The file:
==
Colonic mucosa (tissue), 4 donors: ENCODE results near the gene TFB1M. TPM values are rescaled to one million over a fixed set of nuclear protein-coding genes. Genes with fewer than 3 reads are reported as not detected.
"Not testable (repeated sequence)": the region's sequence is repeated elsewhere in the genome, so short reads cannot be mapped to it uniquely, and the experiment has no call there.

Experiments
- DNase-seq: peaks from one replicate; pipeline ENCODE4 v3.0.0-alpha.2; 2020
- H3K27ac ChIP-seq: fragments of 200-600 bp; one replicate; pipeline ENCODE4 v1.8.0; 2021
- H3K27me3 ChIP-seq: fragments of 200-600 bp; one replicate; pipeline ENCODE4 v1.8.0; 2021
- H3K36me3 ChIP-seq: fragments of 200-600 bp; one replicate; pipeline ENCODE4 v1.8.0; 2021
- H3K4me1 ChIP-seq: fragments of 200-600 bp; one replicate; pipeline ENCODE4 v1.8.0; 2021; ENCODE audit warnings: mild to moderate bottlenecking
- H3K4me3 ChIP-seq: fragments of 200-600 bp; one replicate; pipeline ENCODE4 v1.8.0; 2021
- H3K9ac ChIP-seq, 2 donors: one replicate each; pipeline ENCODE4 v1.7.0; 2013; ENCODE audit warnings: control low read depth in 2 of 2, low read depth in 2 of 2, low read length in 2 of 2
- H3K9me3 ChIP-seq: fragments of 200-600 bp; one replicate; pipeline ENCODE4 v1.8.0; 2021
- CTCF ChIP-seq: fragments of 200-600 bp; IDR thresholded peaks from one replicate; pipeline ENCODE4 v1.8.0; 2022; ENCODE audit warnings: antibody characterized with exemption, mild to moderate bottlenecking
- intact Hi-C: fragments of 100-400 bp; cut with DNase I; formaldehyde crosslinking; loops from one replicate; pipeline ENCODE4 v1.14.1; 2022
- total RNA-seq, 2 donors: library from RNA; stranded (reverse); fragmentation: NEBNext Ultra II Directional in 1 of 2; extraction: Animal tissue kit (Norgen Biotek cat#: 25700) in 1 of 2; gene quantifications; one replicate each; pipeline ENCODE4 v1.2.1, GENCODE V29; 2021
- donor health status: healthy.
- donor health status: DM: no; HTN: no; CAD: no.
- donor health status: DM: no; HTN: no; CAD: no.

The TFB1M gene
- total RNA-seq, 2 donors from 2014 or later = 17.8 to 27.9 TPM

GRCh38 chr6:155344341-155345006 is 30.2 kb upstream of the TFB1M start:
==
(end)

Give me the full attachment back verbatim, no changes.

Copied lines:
Colonic mucosa (tissue), 4 donors: ENCODE results near the gene TFB1M. TPM values are rescaled to one million over a fixed set of nuclear protein-coding genes. Genes with fewer than 3 reads are reported as not detected.
"Not testable (repeated sequence)": the region's sequence is repeated elsewhere in the genome, so short reads cannot be mapped to it uniquely, and the experiment has no call there.

Experiments
- DNase-seq: peaks from one replicate; pipeline ENCODE4 v3.0.0-alpha.2; 2020
- H3K27ac ChIP-seq: fragments of 200-600 bp; one replicate; pipeline ENCODE4 v1.8.0; 2021
- H3K27me3 ChIP-seq: fragments of 200-600 bp; one replicate; pipeline ENCODE4 v1.8.0; 2021
- H3K36me3 ChIP-seq: fragments of 200-600 bp; one replicate; pipeline ENCODE4 v1.8.0; 2021
- H3K4me1 ChIP-seq: fragments of 200-600 bp; one replicate; pipeline ENCODE4 v1.8.0; 2021; ENCODE audit warnings: mild to moderate bottlenecking
- H3K4me3 ChIP-seq: fragments of 200-600 bp; one replicate; pipeline ENCODE4 v1.8.0; 2021
- H3K9ac ChIP-seq, 2 donors: one replicate each; pipeline ENCODE4 v1.7.0; 2013; ENCODE audit warnings: control low read depth in 2 of 2, low read depth in 2 of 2, low read length in 2 of 2
- H3K9me3 ChIP-seq: fragments of 200-600 bp; one replicate; pipeline ENCODE4 v1.8.0; 2021
- CTCF ChIP-seq: fragments of 200-600 bp; IDR thresholded peaks from one replicate; pipeline ENCODE4 v1.8.0; 2022; ENCODE audit warnings: antibody characterized with exemption, mild to moderate bottlenecking
- intact Hi-C: fragments of 100-400 bp; cut with DNase I; formaldehyde crosslinking; loops from one replicate; pipeline ENCODE4 v1.14.1; 2022
- total RNA-seq, 2 donors: library from RNA; stranded (reverse); fragmentation: NEBNext Ultra II Directional in 1 of 2; extraction: Animal tissue kit (Norgen Biotek cat#: 25700) in 1 of 2; gene quantifications; one replicate each; pipeline ENCODE4 v1.2.1, GENCODE V29; 2021
- donor health status: healthy.
- donor health status: DM: no; HTN: no; CAD: no.
- donor health status: DM: no; HTN: no; CAD: no.

The TFB1M gene
- total RNA-seq, 2 donors from 2014 or later = 17.8 to 27.9 TPM

GRCh38 chr6:155344341-155345006 is 30.2 kb upstream of the TFB1M start: